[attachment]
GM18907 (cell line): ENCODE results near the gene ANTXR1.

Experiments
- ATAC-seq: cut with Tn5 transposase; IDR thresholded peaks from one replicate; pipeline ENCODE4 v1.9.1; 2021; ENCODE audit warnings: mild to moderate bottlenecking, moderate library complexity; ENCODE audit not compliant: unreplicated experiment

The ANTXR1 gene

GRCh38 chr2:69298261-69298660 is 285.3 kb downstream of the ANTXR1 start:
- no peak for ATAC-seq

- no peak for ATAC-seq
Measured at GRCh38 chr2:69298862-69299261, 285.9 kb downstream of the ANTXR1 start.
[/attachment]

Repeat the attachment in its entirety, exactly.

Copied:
GM18907 (cell line): ENCODE results near the gene ANTXR1.

Experiments
- ATAC-seq: cut with Tn5 transposase; IDR thresholded peaks from one replicate; pipeline ENCODE4 v1.9.1; 2021; ENCODE audit warnings: mild to moderate bottlenecking, moderate library complexity; ENCODE audit not compliant: unreplicated experiment

The ANTXR1 gene

GRCh38 chr2:69298261-69298660 is 285.3 kb downstream of the ANTXR1 start:
- no peak for ATAC-seq

- no peak for ATAC-seq
Measured at GRCh38 chr2:69298862-69299261, 285.9 kb downstream of the ANTXR1 start.